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Re: Ballasting ply sleepered track

Posted: Fri Sep 07, 2018 2:50 pm
by David Thorpe
My choice of dyes had nothing to do with ambition, but was solely due to the fact that I happened to have them anyway! Like you I wanted (and i think achieved) a faded look, in my case a sort of grey/beigy, that involved a lot of thinner - trouble is that it's now just a bit too faded. I think that the creosote gang may have to be brought into action.

DT

Re: Ballasting ply sleepered track

Posted: Fri Sep 07, 2018 3:15 pm
by Martin Wynne
petermeyer wrote:I have a stash of Copydex but a number of things put me of using it:
1. The odour
2. Questions on whether it can be and how to dilute it
3. You can't drill into it

Hi Peter,

1. the smell goes away as it dries.

2. it can be diluted with water.

3. drilling the dried latex film is no problem if you spike through the film first, or cut away a small area of film with a craft knife. Or ideally you drill all the holes needed before ballasting and keep them open with cocktail sticks while ballasting. Perfectionists rub the cocktail sticks on a candle to prevent the Copydex sticking to them.

Martin.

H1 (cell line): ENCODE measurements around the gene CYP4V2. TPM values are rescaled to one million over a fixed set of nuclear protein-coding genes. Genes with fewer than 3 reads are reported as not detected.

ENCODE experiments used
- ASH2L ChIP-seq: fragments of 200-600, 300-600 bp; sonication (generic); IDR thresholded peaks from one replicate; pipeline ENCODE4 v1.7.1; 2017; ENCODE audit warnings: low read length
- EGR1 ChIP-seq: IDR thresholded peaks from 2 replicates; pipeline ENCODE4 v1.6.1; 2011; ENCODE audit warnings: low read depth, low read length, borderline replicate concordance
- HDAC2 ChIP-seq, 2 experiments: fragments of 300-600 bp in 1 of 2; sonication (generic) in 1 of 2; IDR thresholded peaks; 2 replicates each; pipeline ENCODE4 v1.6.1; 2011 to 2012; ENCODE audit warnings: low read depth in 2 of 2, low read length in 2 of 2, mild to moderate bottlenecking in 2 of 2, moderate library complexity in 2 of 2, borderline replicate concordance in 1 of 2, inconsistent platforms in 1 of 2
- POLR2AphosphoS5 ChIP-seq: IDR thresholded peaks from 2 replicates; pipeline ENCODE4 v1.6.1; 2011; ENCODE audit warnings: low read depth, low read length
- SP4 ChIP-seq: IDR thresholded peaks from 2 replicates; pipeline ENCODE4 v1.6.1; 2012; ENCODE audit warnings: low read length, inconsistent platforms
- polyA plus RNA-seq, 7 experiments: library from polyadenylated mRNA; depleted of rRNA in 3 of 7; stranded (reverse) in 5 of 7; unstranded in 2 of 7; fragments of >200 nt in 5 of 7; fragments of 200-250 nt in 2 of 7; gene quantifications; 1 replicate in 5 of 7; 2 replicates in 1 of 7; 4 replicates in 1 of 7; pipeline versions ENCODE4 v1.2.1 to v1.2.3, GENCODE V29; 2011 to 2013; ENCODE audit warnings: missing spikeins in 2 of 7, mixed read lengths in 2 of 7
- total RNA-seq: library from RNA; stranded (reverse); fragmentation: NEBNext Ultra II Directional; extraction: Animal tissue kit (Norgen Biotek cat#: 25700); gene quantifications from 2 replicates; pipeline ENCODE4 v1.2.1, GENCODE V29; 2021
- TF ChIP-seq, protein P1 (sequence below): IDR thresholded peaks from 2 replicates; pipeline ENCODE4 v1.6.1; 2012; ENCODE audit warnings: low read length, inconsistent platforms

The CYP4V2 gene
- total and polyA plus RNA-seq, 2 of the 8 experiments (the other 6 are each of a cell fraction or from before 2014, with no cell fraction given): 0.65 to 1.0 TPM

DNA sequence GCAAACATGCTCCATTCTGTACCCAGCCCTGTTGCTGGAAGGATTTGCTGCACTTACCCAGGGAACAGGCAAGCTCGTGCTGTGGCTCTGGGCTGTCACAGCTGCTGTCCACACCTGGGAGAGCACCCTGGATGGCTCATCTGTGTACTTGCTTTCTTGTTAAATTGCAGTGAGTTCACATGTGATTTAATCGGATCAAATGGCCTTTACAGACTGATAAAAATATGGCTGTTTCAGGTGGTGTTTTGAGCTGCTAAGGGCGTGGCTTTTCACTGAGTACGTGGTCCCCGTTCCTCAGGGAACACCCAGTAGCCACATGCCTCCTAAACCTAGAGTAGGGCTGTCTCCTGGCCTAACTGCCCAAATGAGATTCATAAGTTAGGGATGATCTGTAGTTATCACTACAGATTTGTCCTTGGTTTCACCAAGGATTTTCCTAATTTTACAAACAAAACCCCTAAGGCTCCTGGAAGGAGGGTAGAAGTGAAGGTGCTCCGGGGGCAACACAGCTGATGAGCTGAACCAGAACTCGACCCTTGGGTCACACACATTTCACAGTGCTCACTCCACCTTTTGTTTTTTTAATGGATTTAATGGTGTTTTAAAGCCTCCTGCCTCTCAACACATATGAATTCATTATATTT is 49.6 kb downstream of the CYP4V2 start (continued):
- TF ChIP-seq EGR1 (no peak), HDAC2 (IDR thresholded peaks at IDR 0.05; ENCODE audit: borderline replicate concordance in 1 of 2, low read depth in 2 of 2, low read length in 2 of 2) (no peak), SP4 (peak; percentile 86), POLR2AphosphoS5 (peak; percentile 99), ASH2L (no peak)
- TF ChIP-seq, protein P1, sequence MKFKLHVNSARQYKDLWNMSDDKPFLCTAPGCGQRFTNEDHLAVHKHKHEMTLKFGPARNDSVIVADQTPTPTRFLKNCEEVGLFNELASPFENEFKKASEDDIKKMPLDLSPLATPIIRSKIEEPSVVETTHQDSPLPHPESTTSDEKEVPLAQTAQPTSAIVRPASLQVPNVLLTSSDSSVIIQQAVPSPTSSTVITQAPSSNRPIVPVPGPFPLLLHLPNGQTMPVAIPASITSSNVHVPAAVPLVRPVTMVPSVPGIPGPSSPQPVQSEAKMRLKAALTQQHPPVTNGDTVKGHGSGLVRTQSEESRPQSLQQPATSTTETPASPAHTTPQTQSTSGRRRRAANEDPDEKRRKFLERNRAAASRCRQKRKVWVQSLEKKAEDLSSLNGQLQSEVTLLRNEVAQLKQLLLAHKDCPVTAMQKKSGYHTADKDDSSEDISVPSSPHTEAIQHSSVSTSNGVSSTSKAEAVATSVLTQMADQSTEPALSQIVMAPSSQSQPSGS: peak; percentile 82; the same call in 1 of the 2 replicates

Re: Ballasting ply sleepered track

Posted: Thu Sep 13, 2018 3:48 pm
by FCA
Just for variety I stain my ply sleepers with a mixture of diluted Indian ink, mostly black.
I always use light coloured ballast on the basis that it can always be darkened later if required. Rarely required in my opinion.
Whether or not templates are used I invariably paint the track sub-base with light blue acrylic paint
The ballast is laid either with the track (PVA) or by using dilute PVA in a pipette on to chivied ballast.
Always drop the dilute PVA outside the four foot.

Richard

Re: Ballasting ply sleepered track

Posted: Thu Sep 13, 2018 4:46 pm
by Enigma
I use a selection of marker pens to colour sleepers depending on whether they're supposed to be old and grey (sounds familiar) or relatively new.